We soon folded into the enormous crowd stretching down South Congress to wait for the start. Bored and a little nervous, I started looking around to see if I could tell who the other newbies were. I thought I had it figured out; about a third of us were actually wearing our snazzy new Cap 10 K tee-shirts. Yes, these must be the freshmen. But the mystery was solved with certainty when the announcer yelled “Go!” and a few of us actually jogged a step or two, then stopped, realizing that nobody was going anywhere. It would take a further sixteen minutes, to be exact, inching along in the tittering crowd, to actually reach the start line where we could begin running. To her credit, and my relief, Julia did not die of embarrassment at our false start. And next year we’ll know: play it cool.
Everything felt better once we got our feet moving. Over the bridge and only a few blocks up Congress we spotted our fabulous friends Dave And Meg on the sidewalk. ”It’s the LOVES!!!,” Meg sang happily, and we blew movie-star kisses back and forth. I snuck a glance a Julia, she was smiling.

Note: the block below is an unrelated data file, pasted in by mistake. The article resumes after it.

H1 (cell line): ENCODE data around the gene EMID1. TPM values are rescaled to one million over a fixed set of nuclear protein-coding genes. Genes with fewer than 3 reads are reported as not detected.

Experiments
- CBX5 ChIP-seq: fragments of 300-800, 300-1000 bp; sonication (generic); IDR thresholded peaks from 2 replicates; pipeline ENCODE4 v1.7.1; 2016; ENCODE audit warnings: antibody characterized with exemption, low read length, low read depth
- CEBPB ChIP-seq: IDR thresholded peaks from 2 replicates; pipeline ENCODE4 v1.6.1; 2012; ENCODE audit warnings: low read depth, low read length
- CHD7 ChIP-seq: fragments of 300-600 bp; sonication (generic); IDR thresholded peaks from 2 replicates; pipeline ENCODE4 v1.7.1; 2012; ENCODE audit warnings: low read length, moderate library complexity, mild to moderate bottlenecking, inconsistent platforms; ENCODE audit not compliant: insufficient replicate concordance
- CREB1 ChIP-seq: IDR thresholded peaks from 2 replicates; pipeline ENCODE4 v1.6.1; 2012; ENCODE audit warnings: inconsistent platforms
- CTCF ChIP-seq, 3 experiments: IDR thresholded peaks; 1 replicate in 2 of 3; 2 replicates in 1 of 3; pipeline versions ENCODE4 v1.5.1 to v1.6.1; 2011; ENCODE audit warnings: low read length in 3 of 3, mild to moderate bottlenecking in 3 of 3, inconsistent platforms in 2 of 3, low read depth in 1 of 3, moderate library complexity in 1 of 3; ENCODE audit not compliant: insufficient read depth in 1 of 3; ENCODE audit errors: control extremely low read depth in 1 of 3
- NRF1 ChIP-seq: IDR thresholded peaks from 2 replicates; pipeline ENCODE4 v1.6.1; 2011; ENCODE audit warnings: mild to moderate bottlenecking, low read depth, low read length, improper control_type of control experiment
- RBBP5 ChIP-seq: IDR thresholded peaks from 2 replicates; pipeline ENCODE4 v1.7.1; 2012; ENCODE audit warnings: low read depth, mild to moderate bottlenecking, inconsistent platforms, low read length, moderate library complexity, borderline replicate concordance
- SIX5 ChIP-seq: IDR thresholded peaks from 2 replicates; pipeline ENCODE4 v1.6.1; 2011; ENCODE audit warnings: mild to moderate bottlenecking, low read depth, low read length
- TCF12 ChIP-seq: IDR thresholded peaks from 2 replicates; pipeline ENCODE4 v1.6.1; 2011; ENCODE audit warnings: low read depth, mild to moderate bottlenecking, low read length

Speaking of Julia, she’s recently taken an interest in not talking to me when we’re in public, at all. And she’s excelling at it. So to keep myself entertained as we ran, I started eavesdropping around.
“Ever since I had the uterine ablation I don’t even get periods any more,” bragged the diminutive redhead in front of us.
“You’re so lucky Maryanne!” The others all agreed.
A mother to our right lied to her about-seven-year-old boy, “Honey, come on, running is way easier than walking, I promise!”
And behind us, a guy with sleeve tattoos, everywhere-piercings, and very creative facial hair told his friend, “So once I get the coop built I can finally move them out of the house.”
I would need another passtime.
I started looking to the sidelines, past our co-runners, to the spectators who lined the route. I wondered what compelled them to be there, to get up (almost) as early as we did just to come watch.